Piggybacking off Fine and noting that she “vigorously agreed with him,” resident Elgin Rosa noted that “our council-members support this, and I don’t know why they would.” Another resident, Steven Feldman, seemingly referred to being an occasional ride-share driver that lives on a fixed-income himself–before noting that his wife is a cancer patient relying on NYU doctors, and that she is unable to take public transportation. His thoughts on the congestion pricing plan could be neatly summarized as: “bulls*it”, a description he repeatedly re-emphasized.
Recapitulating the points of all of those that spoke before her, Evelyn David proclaimed: “Shame we weren’t in front of the environmental board that did the review, because they don’t live here. The traffic coming off 62nd St. is going to be complete chaos, and if you don’t think so, you don’t know drivers!” She also said she believed that “very, very powerful people–five or six at the top–are making decisions. Crazy, with traffic and pollution. Crazy, crazy!”
After this fusillade from the public, board members jumped in–but only to accentuate the complaints. Vice Chair Valerie Mason alleged that the environmental approval might have been influenced by money, saying that “The MTA bought off some congresspeople. Even though their constituents were gonna be adversely affected in terms of pulmonary disease and congestion...ok...we’ll pay you $110 million dollars out of the proceeds of congestion pricing.” Mason insinuated that this was a reference to Jerry Nadler and Dan Goldman. It was unclear where the board member got this information from, and it could not be verified by Our Town.
Board member Ed Hartzog, his Zoom background emblazoned with a stop sign modified that appeared to read “www.stopcongestionpricing.com”, quickly jumped into the fray. “I’m getting really tired hearing this canard going around about this done deal,” Hartzog said. Noting that he would adhere to the euphemistic language etiquette of the meeting–for which he received thanks from co-chair Lader–he said that the congestion pricing plan was “hooey. The dysfunctional enablement, like some sort of bad alcoholic family, continues to go on.”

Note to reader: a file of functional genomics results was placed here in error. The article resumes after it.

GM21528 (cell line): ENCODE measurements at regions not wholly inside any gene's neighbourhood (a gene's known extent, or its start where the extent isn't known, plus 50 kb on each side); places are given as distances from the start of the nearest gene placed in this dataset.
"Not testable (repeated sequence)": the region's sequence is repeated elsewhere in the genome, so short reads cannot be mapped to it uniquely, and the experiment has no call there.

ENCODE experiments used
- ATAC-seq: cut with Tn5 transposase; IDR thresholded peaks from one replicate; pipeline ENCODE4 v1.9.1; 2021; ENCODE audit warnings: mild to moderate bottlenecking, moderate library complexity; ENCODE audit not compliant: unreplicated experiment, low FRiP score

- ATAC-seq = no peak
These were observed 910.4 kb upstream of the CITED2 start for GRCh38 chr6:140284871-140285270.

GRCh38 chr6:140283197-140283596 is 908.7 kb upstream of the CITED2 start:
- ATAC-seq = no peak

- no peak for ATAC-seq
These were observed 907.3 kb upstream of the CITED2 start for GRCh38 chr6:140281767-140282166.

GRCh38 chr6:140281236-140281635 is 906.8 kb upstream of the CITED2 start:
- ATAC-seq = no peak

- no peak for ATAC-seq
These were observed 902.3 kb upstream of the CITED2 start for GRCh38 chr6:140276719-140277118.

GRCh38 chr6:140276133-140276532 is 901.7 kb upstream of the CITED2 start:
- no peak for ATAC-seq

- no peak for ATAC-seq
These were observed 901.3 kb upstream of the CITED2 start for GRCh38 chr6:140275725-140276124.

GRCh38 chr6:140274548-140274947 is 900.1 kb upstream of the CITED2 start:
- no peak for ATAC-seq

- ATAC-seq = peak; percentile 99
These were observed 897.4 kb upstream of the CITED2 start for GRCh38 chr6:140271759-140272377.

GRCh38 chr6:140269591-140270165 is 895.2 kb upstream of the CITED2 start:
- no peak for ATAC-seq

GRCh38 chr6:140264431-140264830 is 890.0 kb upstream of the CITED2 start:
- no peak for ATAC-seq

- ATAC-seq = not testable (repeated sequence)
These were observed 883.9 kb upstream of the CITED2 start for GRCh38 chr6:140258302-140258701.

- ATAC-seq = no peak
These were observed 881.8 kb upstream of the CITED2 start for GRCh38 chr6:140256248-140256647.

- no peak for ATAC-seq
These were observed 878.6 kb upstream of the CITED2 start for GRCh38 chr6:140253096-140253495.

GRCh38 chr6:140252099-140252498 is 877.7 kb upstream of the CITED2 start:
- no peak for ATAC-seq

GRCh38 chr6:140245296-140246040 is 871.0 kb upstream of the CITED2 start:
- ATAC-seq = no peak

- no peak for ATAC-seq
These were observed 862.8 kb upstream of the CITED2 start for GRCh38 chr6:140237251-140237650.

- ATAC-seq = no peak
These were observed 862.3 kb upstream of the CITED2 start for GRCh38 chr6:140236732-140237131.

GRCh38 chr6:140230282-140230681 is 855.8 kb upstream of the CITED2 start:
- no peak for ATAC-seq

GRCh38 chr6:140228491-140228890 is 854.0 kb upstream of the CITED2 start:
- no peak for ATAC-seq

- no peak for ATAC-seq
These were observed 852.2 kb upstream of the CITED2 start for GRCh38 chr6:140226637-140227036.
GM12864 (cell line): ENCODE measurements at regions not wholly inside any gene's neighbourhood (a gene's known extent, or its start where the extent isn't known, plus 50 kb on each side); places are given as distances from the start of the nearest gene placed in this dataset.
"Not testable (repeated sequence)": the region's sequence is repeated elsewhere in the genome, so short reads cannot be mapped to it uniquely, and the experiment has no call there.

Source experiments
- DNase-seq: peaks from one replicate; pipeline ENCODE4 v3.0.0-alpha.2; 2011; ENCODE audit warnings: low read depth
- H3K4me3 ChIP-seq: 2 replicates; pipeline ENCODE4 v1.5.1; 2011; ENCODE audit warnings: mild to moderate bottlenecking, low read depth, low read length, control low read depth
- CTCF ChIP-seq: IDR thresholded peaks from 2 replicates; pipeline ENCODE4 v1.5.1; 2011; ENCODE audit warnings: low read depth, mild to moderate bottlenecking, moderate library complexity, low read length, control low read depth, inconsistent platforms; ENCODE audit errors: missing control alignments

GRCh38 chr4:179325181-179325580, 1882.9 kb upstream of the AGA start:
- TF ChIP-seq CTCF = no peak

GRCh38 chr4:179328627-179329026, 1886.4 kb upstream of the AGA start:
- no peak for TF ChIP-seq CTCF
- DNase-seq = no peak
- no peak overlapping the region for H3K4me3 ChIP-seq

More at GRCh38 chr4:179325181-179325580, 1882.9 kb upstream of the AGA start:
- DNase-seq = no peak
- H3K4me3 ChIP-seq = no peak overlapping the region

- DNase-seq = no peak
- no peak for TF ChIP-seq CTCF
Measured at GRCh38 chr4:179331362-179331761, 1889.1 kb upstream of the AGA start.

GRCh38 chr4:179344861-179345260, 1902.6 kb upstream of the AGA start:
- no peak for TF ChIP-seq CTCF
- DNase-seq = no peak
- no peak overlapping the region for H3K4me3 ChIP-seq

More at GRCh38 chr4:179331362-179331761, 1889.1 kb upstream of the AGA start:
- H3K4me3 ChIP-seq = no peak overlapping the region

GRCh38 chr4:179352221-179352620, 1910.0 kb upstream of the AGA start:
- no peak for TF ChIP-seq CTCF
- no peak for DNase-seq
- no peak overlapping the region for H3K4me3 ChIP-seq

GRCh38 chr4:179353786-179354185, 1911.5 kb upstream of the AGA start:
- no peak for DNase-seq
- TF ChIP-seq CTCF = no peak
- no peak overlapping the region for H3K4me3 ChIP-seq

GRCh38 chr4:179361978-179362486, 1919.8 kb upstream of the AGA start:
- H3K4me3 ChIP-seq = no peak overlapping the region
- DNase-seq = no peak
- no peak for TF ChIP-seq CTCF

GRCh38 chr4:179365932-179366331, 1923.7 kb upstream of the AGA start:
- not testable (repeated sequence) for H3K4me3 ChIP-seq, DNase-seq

At one point during the meeting, Lader seemed to defensively acknowledge that he expected the torrent of criticism. While clarifying that he didn’t have data, he said that “the community as a whole” appreciates the pricing plan. That being said, Lader quipped that “when it comes to major projects and initiatives...you’re more likely to have those in opposition participate in a process.”
Hannah Weinerman, an aide for Congressman Nadler, hopped in at the end of the meeting to state that “it’s important for me to come here tonight [on behalf of Congressman Nadler] to hear what all of the constituents have to say. I’m absolutely taking notes.” She ducked out before she could become a target of community ire.
As the pricing plan’s task force meeting made clear, the public comment period kicked off by the FONSI was well underway. If the opinions of CB8’s participants are any indication, the Central Business District Tolling Program will continue to receive a tsunami of opposition from some locals--despite its pledges to combat climate change, shore up the MTA, and reduce congestion.